Building Executive Functions: Let Your ADHD Child Say NO

by Yafa Crane Luria

 

You can help your children build their executive functions if you’re willing to hear the word “NO”

teen says thinkOne of the things we forget as parents, when we’re busy trying to get our kids to do what we want in the way that we want, is that whole “If you can’t beat ’em, join ’em” thing. Sometimes it’s okay to let them say NO. A NO is a chance to practice building executive functions.

Don’t judge me yet!

Don’t get me wrong – they need to do it respectfully and if they don’t, you have the right to ask them to try it again. (One of my favorite lines: “I know you didn’t mean to say it that way. Let’s try it again. You know I’m listening to you.”)

But here’s the thing: the world doesn’t get better if people always say YES. In fact, looking at things from the opposite way, turning conventional wisdom on its ear, is probably what I love the most about having ADHD. I love that it’s completely natural for me to say, “What if X isn’t the best solution?”

“NO” doesn’t have to mean “I don’t respect you.”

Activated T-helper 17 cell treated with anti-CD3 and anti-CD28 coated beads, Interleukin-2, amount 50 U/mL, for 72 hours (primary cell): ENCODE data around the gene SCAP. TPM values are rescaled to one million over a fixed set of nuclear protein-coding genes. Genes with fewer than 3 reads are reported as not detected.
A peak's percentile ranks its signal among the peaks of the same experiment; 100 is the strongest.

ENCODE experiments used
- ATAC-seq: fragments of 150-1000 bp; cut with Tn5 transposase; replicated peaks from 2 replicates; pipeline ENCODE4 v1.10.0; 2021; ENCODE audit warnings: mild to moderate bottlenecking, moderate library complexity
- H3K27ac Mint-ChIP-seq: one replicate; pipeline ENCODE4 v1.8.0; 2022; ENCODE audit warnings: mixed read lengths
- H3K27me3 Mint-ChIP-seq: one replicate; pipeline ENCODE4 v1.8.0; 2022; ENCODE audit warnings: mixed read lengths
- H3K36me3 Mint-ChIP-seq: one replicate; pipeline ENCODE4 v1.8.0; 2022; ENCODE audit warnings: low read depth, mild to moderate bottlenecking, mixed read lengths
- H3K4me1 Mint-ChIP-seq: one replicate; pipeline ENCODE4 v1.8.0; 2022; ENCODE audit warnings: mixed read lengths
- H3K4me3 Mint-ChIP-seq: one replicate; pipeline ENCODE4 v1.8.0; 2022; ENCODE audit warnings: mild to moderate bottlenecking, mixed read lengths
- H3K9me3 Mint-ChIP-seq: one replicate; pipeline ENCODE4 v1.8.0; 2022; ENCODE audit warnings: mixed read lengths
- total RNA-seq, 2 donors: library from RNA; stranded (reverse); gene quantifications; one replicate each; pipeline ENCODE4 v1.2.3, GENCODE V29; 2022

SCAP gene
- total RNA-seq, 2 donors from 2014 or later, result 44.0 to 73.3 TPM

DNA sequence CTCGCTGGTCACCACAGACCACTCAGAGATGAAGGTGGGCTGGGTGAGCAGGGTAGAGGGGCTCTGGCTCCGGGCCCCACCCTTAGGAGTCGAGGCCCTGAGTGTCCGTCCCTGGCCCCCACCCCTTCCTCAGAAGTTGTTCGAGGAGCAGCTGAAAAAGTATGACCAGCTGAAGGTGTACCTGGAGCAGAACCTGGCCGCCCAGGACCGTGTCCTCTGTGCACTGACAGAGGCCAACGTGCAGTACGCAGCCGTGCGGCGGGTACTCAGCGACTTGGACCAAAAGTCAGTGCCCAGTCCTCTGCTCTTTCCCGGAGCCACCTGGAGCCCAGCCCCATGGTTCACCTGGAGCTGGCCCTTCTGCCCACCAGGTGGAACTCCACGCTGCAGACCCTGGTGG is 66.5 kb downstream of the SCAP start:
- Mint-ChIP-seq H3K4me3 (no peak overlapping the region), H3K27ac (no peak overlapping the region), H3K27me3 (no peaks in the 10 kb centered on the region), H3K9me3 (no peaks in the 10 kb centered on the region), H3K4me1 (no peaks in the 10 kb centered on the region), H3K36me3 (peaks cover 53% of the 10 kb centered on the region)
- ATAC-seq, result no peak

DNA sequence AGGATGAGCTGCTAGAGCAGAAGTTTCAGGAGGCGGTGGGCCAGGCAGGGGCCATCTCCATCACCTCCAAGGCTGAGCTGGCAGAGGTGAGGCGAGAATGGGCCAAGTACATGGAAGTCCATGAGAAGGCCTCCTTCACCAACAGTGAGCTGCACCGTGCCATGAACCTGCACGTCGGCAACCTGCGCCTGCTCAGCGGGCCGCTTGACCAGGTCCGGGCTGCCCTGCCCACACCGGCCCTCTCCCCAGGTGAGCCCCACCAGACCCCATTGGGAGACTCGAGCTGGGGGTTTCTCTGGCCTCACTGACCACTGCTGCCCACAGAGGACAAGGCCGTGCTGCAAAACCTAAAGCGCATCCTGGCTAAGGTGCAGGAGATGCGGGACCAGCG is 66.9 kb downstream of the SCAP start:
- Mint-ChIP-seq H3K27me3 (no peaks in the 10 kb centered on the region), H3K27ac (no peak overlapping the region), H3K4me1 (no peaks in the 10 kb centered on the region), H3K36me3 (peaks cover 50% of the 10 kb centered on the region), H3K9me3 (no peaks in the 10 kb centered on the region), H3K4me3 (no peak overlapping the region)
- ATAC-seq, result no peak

So many times we hear that “NO” and we push back: “What do you mean ‘NO’? I’m your mother/father! Don’t ‘NO’ me!” But what if we say, “OK, if you’ve got a better idea, I’d like to hear it.”

How BOLD is that??!!

Use your child’s ADHD, build your child’s executive functions!

Take that “NO” and use it as a teaching/learning opportunity. Have them:

  1. Come up with a better plan.
  2. Figure out how that  “NO” will play out (they may need your help on this).
  3. Identify whether this a Health or Safety issue? (Parents are always in charge of health and safety issues)
  4. Choose what they need in order to make your plan successful?
  5. Compare your idea and their idea

Man! Opportunity Abounds!

It is weird growing up knowing that you’re different. Knowing that your parents are listening to your line of thinking makes things so much easier for the ADHD child or teen.